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  • Formal Protests: Dance, Race, and the Pandemic
  • Jay Rogoff (bio)
Formal Protests: Dance, Race, and the Pandemic

On May 25, 2020, in Minneapolis, a police officer killed George Floyd, a large African American man suspected of passing a counterfeit $20 bill, by pressing his knee against Floyd's throat for eight minutes and 46 seconds as he lay on the ground and fellow officers watched. On May 31, in Santa Monica, California, at one of many nationwide protests against police violence, four armed officers in arachnoid riot gear spanned a street, colleagues behind them, and faced a crowd. Jo'Artis Ratti, a large African American man, advanced to the front line of the protest, faced the armed and armored police, and began to dance.

In the 1990s, Ratti and others devised a style of hip-hop dance called krump, which uses an abrupt, forceful vocabulary based on instinctual physical gestures associated with intense emotional states. Arms fling, fists thrust, shoulders hunch, knees crumple, and at times the entire body shrinks inward, shudders, stutters, and explodes outward. Unlike another hip-hop mode, break dancing, whose performers want us to admire the artistry and acrobatics of moves and skills as virtuosic and unnatural as those of ballet, krump, like some forms of modern dance, creates the illusion that its gestures symptomatically reflect the dancer's immediate feelings and reveal aspects of the performer's personality.

In video footage of Ratti's krump, which features his commentary, he stands a few feet from the police and stamps his left foot while his right leg shudders. He slams his arms together in front of his body, forcefully embracing the air, then tears them apart. His right hand repeatedly arcs over his head to pluck something invisible from his left hand. He thrusts his right arm toward the policeman facing him, two fingers extended as if pointing a pistol. He kicks toward them, then whirls away, reaches up and tries to yank down the sky. He kicks up behind him, staggers forward, flails a fist to his right, then staggers to his left. He raises his hands to his head as if in anguish, then flings them out and downward. He steps again to his left and does a kind of quivering meltdown.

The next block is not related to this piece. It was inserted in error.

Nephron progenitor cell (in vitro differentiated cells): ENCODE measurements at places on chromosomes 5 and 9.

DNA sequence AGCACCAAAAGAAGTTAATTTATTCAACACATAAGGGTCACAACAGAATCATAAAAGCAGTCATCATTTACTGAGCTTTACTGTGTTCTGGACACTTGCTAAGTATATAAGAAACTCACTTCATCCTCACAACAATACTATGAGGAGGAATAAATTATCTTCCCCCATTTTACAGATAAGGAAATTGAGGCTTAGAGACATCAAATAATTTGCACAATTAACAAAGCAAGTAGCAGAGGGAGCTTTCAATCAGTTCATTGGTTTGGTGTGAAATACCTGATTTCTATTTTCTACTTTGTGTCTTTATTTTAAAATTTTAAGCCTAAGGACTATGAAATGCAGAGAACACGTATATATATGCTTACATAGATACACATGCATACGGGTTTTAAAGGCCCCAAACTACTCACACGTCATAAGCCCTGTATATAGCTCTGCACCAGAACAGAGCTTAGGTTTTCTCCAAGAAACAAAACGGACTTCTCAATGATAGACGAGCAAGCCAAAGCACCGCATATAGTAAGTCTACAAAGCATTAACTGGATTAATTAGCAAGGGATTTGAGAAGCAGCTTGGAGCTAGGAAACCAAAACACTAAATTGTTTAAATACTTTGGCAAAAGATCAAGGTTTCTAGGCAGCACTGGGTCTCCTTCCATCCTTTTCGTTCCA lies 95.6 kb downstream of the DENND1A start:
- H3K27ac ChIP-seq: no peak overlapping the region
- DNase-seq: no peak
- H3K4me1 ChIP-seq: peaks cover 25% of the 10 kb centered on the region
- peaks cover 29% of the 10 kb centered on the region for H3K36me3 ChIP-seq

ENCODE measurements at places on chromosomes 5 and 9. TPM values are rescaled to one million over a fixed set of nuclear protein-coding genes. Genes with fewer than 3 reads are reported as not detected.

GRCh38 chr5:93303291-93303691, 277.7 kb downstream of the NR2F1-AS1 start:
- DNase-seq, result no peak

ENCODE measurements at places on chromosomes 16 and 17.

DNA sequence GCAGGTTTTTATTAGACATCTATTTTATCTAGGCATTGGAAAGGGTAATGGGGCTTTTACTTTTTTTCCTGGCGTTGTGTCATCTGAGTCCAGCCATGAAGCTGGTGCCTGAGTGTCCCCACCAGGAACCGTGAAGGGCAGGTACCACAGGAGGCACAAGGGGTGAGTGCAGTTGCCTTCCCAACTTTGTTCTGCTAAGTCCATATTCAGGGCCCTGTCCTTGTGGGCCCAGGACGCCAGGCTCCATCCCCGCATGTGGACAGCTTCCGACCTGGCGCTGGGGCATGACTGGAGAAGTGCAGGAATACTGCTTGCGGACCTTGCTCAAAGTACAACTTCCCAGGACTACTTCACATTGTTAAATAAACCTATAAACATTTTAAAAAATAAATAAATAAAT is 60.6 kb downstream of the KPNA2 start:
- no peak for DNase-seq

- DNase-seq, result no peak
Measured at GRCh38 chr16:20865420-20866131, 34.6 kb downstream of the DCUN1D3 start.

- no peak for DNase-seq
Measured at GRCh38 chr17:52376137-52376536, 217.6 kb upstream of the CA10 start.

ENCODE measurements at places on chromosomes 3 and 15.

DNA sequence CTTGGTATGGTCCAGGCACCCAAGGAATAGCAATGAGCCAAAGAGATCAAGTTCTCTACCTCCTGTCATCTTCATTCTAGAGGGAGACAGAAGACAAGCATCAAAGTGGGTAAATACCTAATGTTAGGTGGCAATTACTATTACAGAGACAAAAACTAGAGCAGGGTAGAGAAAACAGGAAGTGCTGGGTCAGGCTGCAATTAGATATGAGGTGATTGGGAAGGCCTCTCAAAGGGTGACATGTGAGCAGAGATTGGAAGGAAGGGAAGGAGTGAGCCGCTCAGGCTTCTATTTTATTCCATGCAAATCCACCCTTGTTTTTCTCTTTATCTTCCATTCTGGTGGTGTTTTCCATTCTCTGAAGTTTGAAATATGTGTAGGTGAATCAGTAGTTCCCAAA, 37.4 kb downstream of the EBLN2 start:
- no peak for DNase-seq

Most remarkably, the choreographed violence and anguish of Ratti's performance, joined at one point by fellow dancer Samantha Donohue, did not evoke any discernible reaction in the police. (The Washington Post reported Ratti as having told them, "Bro, I'm here for peace.") That they stood stock-still may reflect excellent training for peaceful demonstrations where a protester might express anger and threaten, even gesturing in their faces; they may have rationally read Ratti's large gestures as nonviolent because he was unarmed. Their restraint, however, pays tribute to the power of Ratti's performance, not its impotence, for they may well have understood it as art—as a dance—and therefore symbolic: a distillation of rage and grief at the murders of Floyd and others into expressive gestures that effectively conveyed those emotions without being symptoms of them. The police may have understood themselves as the intended audience for Ratti's dance and reacted as audiences tend to react, politely [End Page 132] watching in silence, perhaps a bit bewildered at seeing something new and unexpected, but intuiting that Ratti was not inviting their interaction. However confrontational Ratti's dance looked as a work of political art, its formalism—the fact that it used a gestural vocabulary that even audience members new to dance performance could recognize as symbolic and not symptomatic—kept the protest peaceful but also kept it a protest.

The video footage of Ratti's brief dance, shot from different angles and edited together, makes us the work's audience. Months of the pandemic have acclimated us to watching dance on video, although a poor substitute for dance in person, and Ratti's performance onscreen highlights a larger performance, which includes his fellow protesters—sometimes random, sometimes cooperating in slogans and song—and the police, in their silence and stasis. Whirling at the center, Ratti turns his solo into a political production number, part improvised...


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